Sustainable Food Packaging: What Exactly Is Sugarcane Bagasse/Fibre?

Sugarcane bagasse or fibre packaging is an eco-friendly alternative to traditional packaging options available today. It has various advantages for packaging, food, and textile industries because it is renewable and ethically sourced.

This article will tell you what you need to know about sugarcane bagasse and why you should consider switching to it.

What Is Bagasse?

Bagasse, otherwise known as sugarcane pulp, is a fibrous residue left after sugarcane stalks have been drained for their juice. It is commonly used as a fuel in the sugarcane mill or as cellulose for animal feed production.

In addition, sugarcane bagasse is a vital component in the production of building materials and conversion into various compostable packaging. This material is considered a highly renewable resource since it uses non-edible byproducts from food production.

How Is Sugarcane Bagasse/Fibre Produced?

Converting sugarcane bagasse or fibre into a sustainable product is straightforward. First, the collected sugarcane stalks are pressed for their juice and nutritional components.

The fibres are then thoroughly mixed with water to generate a pulp that has a comparable consistency similar to wood pulp. Finally, pressure and heat are applied to mould the pulp into various products.

The polymer composition of sugarcane bagasse is as follows: 45%––55% cellulose, 20%–25% hemicellulose, 18%–25% lignin, 1%–4% ash, and <1% of extra waves. This composition produces a multipurpose, eco-friendly material that can be made into different sustainable products.

What Are the Environmental Benefits of Using Sugarcane Bagasse/Fibre as a food Service Product?

Sugarcane bagasse or fibre offers enormous benefits by providing an alternative to tree-based paper products.

  • Compostable. With the aid of industrial composting, sugarcane byproducts can decompose even more rapidly. In as early as 60 days, sugarcane bagasse can be composted into a nutrient-rich, eco-friendly fertiliser.

  • Renewable. Approximately 1.2 billion tonnes of sugarcane are produced every year. Out of it, only 100 million tonnes of bagasse are created. Although some portion of it is used as a biofuel, majority of the bagasse are usually disposed. Using bagasse as a raw material for packaging production has significantly reduced waste and supported farmers.

  • Environmentally-Friendly. Studies have identified timber production as one of the four key contributors to deforestation. Trees are a resource-intensive process, taking a long time to grow to maturity before they can be harvested (7-10 years). Sugarcane bagasse, on the other hand, can be harvested annually, making it a rapidly renewable resource.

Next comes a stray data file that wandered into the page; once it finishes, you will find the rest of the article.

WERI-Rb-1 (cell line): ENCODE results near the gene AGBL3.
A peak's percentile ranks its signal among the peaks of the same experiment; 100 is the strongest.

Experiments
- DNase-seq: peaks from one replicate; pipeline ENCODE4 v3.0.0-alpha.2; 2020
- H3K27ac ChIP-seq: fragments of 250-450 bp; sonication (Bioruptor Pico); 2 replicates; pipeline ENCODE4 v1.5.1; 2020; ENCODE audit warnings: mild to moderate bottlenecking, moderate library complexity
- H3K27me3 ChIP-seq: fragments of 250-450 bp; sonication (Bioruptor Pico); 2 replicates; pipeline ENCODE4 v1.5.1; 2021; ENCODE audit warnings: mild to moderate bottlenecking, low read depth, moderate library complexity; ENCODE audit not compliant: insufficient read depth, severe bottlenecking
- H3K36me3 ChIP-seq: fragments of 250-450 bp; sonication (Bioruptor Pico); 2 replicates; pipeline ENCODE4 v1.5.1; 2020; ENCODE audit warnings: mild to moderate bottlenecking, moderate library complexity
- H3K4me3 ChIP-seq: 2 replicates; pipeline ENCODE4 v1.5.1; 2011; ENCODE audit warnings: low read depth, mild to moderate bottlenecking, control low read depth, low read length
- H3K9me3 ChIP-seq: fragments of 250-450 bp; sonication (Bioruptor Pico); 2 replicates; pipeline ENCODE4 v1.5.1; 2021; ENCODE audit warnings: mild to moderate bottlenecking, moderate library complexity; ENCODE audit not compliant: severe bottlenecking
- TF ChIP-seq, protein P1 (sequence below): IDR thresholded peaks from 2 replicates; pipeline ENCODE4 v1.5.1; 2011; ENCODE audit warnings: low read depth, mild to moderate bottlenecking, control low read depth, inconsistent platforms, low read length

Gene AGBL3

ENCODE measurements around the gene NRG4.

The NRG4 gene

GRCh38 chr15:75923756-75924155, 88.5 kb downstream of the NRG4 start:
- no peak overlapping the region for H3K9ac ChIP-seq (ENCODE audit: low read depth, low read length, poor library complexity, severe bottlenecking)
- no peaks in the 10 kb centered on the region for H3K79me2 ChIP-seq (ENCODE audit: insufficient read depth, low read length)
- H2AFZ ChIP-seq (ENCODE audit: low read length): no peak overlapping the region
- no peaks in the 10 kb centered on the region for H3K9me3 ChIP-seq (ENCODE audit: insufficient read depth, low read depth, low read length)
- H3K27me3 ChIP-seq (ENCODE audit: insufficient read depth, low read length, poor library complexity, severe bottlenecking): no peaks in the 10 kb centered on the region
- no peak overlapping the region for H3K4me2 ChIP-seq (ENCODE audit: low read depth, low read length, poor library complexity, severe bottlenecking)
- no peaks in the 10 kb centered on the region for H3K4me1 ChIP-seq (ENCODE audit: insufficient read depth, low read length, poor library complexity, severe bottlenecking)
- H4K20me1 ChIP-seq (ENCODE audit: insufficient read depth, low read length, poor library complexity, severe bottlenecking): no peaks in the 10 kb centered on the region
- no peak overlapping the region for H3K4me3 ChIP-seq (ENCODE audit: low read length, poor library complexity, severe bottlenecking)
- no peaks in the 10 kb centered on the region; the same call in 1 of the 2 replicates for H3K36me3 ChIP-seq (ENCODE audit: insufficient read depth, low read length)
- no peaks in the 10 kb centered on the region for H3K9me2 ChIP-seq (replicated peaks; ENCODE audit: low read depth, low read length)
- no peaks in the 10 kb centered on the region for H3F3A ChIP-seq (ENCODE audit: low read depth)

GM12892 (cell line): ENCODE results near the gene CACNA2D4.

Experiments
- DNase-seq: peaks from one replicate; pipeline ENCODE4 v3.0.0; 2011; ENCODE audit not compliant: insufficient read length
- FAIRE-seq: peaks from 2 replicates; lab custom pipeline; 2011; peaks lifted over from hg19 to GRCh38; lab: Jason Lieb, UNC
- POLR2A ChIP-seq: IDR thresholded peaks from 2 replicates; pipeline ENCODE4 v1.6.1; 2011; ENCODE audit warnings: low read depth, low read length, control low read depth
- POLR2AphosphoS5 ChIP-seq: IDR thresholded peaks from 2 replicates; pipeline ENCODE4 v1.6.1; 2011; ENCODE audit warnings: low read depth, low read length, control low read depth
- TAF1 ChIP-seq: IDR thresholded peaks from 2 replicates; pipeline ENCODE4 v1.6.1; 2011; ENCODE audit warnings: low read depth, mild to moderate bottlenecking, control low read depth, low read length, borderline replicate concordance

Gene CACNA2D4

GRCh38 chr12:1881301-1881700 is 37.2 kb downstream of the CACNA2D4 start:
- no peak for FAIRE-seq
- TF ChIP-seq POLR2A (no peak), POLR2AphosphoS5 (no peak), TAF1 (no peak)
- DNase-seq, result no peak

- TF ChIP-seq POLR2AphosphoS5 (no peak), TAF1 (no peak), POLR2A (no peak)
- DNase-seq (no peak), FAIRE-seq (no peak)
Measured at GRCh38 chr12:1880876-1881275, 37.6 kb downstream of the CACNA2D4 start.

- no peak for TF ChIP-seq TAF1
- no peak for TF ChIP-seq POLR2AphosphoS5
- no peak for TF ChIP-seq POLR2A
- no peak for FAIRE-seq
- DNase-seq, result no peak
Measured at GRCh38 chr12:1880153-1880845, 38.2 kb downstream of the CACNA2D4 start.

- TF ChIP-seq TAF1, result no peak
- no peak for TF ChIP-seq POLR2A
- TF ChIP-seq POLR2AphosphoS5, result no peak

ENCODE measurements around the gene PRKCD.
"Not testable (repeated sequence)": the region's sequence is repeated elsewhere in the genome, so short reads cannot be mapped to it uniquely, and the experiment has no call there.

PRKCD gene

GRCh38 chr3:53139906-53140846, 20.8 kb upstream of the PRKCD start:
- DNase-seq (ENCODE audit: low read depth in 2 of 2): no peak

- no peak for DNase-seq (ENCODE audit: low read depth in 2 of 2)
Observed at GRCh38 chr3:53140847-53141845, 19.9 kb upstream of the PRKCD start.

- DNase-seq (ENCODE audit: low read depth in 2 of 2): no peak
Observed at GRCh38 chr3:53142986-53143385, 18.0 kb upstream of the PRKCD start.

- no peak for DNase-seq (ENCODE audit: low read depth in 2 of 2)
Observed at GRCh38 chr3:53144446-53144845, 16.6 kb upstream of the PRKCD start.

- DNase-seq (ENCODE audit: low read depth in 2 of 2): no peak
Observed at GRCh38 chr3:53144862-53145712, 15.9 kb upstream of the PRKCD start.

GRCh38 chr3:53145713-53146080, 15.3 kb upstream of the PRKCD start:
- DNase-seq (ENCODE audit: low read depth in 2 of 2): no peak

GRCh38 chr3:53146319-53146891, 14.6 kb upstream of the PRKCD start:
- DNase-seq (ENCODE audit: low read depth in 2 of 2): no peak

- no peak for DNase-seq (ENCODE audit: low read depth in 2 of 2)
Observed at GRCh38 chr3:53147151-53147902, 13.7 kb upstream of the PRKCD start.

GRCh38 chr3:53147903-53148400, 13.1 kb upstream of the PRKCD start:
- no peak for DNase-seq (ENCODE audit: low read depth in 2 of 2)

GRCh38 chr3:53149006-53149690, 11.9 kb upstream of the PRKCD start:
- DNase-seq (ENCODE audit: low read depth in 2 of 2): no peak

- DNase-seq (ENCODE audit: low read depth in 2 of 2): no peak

How Does Sugarcane Bagasse/Fibre Compare to Other Packaging Options?

Styrofoam and plastic do not only present environmental dangers but health hazards as well. Both materials take 450 years to decompose. What’s worse is that most of them end up as a pollutant to the environment.

Despite laws prohibiting the use of styrofoam, its popularity continues to endure as it is lightweight, cost-effective, and able to maintain internal temperature.

Sugarcane fibre is an excellent substitute for paper products, styrofoam, and plastic packaging. It is a comparable and cost-effective alternative.

Sugarcane bagasse also provides several advantages, which include resistance to high temperatures, grease, and water. It is durable, freezer- and microwave-safe, and has high-insulating properties. Furthermore, sugarcane fibre is porous; hence it is breathable. It absorbs excess moisture, which helps in food preservation.

What Is the Difference Between Corn Polycetic Acid and Sugarcane Bagasse?

There are several differences between polyacetic acid and sugarcane bagasse:

  • Polyacetic acid (PLA) is derived from corn starch, while bagasse is from the residue of sugarcane extract.

  • PLA packaging is only suitable for cold foods, whereas sugarcane bagasse products can be used for hot and cold foods.

  • Sugarcane bagasse breaks down faster in an industrial composting facility compared to PLA products.

  • In general, the manufacturing of PLA products requires more energy than the production of sugarcane bagasse products.

Will Sugarcane Bagasse Benefit My Business?

If your food business uses paper, styrofoam, or plastic and you are passionate about offering sustainable, renewable, and compostable products to your customers, then sugarcane bagasse packaging is worth considering.

If you would like to try sugarcane bagasse packaging, we offer a wide array of collections for you to choose from. Contact us to learn more about how our sustainable and eco-friendly products can meet your packaging needs.


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